LIZ GERARD on how the Daily Star became the voice of the people – while The Sun speaks for Boris Johnson alone.
The Daily Star speaks for the nation. Who would have thought it?
Fleet Street’s most downmarket tabloid is the country’s acknowledged expert on giant mutant rats, psycho seagulls and lager lout wasps. It knows everything there is to know about killer storms, killer spiders and killer clowns. But politics? Hardly!
Those ‘clowns’ – people dressing up like horror film characters to scare, rather than kill, shoppers – tend to make their appearance at this time of year, conveniently in time for Halloween. But the Star’s clown season started early this year, and while it hasn’t gone so far as to claim that the current crop are killers, it does paint them as a dangerous joke.
These are the jokers in “Boris Johnson’s lying circus”: Bozo, Dunce Williamson and Coco Hancock, plus “Dom and dumber” – the man many would see as the ringmaster and his foreign secretary namesake.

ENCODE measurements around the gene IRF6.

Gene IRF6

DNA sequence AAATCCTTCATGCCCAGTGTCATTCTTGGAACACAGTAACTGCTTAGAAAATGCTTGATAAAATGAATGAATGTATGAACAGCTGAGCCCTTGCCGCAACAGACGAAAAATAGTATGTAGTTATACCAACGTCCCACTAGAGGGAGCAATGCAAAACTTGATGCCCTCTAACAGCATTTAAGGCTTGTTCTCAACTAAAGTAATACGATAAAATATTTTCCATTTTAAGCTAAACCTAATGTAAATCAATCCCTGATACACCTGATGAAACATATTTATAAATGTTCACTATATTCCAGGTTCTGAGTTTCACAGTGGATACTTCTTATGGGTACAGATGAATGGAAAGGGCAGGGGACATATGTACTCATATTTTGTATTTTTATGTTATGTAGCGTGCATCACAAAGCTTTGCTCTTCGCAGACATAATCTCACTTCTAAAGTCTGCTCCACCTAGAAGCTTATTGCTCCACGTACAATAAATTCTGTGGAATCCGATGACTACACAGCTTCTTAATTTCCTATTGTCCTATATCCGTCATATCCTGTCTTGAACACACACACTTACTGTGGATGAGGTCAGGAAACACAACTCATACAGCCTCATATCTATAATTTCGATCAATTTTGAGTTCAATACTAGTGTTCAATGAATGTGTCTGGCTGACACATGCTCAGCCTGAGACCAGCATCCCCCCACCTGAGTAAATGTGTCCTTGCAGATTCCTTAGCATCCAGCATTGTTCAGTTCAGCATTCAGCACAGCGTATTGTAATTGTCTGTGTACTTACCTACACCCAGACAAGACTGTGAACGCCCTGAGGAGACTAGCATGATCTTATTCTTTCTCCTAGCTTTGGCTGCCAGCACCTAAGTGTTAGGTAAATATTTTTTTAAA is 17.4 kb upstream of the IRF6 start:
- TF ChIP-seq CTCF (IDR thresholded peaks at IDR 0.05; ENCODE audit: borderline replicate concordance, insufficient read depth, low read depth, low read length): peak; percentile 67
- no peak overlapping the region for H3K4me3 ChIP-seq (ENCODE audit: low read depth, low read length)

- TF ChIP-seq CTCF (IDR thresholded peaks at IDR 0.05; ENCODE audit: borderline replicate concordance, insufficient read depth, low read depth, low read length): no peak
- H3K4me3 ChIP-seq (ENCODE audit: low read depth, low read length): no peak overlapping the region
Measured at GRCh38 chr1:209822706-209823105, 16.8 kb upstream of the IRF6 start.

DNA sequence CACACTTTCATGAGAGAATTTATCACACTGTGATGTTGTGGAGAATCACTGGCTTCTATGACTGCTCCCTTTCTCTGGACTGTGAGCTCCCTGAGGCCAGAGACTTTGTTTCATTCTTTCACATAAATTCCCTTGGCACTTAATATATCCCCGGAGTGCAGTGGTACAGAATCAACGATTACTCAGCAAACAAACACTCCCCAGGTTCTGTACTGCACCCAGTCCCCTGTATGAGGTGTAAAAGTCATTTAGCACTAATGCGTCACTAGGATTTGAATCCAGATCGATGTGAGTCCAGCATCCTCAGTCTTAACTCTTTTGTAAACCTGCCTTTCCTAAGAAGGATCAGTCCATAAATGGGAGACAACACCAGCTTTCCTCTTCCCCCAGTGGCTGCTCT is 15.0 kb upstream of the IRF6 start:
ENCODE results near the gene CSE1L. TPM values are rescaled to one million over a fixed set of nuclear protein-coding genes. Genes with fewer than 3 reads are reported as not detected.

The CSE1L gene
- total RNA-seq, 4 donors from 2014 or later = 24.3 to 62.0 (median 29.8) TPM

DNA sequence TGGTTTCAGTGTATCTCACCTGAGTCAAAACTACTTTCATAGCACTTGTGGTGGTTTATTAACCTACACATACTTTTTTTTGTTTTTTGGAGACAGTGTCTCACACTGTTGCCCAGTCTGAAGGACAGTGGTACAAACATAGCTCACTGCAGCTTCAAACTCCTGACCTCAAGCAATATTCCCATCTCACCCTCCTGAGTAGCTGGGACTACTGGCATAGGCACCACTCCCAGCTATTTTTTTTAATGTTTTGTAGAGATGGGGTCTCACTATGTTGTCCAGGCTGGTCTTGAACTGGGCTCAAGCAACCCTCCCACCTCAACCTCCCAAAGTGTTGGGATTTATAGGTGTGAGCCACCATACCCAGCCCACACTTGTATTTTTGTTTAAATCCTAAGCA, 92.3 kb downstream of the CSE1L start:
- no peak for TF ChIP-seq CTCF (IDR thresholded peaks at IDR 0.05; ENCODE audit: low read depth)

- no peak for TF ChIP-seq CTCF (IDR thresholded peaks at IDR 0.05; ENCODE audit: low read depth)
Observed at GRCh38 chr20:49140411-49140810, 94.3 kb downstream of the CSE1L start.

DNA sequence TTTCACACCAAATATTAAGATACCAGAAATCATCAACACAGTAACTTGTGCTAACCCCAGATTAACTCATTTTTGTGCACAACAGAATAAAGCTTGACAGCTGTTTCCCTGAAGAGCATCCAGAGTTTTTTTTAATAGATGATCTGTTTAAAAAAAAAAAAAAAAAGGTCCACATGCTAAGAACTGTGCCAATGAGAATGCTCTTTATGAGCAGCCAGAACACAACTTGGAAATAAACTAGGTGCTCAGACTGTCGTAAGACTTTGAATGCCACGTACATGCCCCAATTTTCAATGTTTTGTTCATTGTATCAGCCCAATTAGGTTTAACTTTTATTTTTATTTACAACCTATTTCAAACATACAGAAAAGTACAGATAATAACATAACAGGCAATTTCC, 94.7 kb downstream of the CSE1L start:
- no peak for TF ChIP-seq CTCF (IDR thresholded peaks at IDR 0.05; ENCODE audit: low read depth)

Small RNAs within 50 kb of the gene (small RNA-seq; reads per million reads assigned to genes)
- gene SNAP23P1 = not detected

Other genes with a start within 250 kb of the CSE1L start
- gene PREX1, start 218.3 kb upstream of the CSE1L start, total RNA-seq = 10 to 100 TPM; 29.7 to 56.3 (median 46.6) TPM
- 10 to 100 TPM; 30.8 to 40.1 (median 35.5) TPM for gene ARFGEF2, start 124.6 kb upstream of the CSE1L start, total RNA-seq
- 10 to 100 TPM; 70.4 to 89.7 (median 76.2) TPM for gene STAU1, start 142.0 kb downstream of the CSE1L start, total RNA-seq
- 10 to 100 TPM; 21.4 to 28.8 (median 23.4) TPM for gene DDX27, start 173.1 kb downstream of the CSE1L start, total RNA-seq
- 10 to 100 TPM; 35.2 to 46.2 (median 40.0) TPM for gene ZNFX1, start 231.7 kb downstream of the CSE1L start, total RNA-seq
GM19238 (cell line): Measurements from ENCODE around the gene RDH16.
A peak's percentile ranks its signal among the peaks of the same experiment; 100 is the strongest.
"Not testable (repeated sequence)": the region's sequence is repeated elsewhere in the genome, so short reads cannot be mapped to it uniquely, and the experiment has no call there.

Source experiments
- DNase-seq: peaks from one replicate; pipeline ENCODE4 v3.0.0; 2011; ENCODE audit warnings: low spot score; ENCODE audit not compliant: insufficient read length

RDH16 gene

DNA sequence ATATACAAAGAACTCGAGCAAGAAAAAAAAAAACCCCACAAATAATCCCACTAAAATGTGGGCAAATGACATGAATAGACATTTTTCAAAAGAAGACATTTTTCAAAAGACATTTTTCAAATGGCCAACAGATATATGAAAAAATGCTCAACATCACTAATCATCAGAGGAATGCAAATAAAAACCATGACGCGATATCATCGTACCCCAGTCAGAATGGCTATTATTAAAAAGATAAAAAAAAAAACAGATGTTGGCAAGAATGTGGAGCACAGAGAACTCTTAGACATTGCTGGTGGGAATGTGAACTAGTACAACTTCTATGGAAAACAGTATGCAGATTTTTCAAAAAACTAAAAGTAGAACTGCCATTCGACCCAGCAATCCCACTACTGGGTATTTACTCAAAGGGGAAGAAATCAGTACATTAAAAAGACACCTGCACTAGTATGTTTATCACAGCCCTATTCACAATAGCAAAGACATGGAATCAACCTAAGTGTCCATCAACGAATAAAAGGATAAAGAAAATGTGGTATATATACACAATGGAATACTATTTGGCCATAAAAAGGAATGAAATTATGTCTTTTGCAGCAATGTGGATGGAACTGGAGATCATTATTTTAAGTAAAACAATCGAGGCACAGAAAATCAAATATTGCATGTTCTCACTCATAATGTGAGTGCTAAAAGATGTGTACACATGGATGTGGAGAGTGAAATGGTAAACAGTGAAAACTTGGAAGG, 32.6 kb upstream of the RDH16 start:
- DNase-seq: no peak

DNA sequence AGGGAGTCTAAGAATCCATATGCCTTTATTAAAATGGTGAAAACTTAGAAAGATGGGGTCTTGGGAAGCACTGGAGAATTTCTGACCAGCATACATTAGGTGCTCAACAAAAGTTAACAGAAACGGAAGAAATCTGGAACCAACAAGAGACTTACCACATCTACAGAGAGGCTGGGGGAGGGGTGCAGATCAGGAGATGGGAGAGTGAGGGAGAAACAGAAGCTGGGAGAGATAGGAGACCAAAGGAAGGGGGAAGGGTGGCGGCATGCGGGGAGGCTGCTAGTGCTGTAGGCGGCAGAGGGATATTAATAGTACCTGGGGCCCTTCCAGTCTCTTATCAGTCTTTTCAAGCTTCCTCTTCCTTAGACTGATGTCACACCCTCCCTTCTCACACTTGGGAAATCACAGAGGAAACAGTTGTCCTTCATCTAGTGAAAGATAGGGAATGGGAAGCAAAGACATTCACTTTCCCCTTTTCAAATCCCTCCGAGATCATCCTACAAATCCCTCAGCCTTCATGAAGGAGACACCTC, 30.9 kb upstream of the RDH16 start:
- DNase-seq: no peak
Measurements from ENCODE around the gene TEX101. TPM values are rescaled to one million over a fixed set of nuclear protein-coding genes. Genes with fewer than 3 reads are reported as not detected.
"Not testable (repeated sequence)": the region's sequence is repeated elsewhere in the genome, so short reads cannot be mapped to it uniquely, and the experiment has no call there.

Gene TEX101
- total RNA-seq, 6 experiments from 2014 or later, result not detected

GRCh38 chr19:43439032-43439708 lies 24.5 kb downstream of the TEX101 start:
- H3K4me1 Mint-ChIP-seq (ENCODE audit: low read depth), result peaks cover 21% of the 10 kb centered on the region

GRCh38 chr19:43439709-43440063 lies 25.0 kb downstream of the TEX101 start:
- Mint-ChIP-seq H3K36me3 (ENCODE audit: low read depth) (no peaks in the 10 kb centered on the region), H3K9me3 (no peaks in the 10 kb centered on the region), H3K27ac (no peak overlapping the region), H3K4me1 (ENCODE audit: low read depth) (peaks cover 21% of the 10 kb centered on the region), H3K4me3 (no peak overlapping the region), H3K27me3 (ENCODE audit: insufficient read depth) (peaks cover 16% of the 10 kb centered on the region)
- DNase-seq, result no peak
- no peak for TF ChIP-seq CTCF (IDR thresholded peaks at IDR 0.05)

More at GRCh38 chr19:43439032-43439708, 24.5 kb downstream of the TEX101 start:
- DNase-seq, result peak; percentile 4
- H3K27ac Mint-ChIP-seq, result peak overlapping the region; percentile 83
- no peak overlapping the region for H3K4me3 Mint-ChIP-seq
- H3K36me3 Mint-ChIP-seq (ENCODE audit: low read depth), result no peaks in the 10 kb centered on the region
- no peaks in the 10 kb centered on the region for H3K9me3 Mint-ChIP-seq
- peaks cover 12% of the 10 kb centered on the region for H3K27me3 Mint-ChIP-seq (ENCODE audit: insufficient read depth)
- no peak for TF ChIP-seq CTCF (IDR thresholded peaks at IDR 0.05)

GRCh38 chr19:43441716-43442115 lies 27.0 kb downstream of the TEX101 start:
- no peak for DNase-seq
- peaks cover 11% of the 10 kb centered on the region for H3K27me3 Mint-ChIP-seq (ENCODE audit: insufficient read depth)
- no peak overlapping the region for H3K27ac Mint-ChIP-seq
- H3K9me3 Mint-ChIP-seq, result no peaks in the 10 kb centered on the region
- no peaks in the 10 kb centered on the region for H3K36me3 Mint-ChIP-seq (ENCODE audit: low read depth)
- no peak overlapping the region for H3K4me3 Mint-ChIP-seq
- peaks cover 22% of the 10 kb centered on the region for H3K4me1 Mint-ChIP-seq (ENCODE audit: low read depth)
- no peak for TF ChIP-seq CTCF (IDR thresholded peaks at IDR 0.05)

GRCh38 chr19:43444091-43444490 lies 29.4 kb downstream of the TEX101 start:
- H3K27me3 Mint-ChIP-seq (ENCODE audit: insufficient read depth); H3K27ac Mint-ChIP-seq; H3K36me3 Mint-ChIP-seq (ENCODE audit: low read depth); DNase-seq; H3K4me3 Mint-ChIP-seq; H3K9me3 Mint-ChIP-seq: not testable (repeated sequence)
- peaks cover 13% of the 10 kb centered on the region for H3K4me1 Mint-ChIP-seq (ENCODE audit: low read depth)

The Star is doing what all newspapers claim to do (but mostly don’t): calling those in authority to account. And doing so with wit and panache through a series of front pages on which comic strip speech bubbles, photoshopped costumes and cartoon labels are all deployed to send a strong message without coming across as preachy.
The result has been some front covers that sit comfortably in the same league as Private Eye and Chris Barker’s glorious efforts for this newspaper. Covers that are being noticed by the aristocracy of political journalism, including the Today programme and Jim Pickard of the FT.
What’s more, it is treating its readers with respect, rejecting the snooty assumption that they wouldn’t know or care who Dominic Cummings was. If they didn’t before the Barnard Castle escapade, they certainly do now. They may even walk around looking like him, given the number of cut-out-and-keep Dom masks the paper has published. Indeed, the Star is so confident that Cummings is now instantly recognisable that it superimposed his face on to a passport control picture illustrating the chaos faced by summer holidaymakers as quarantine rules chopped and changed.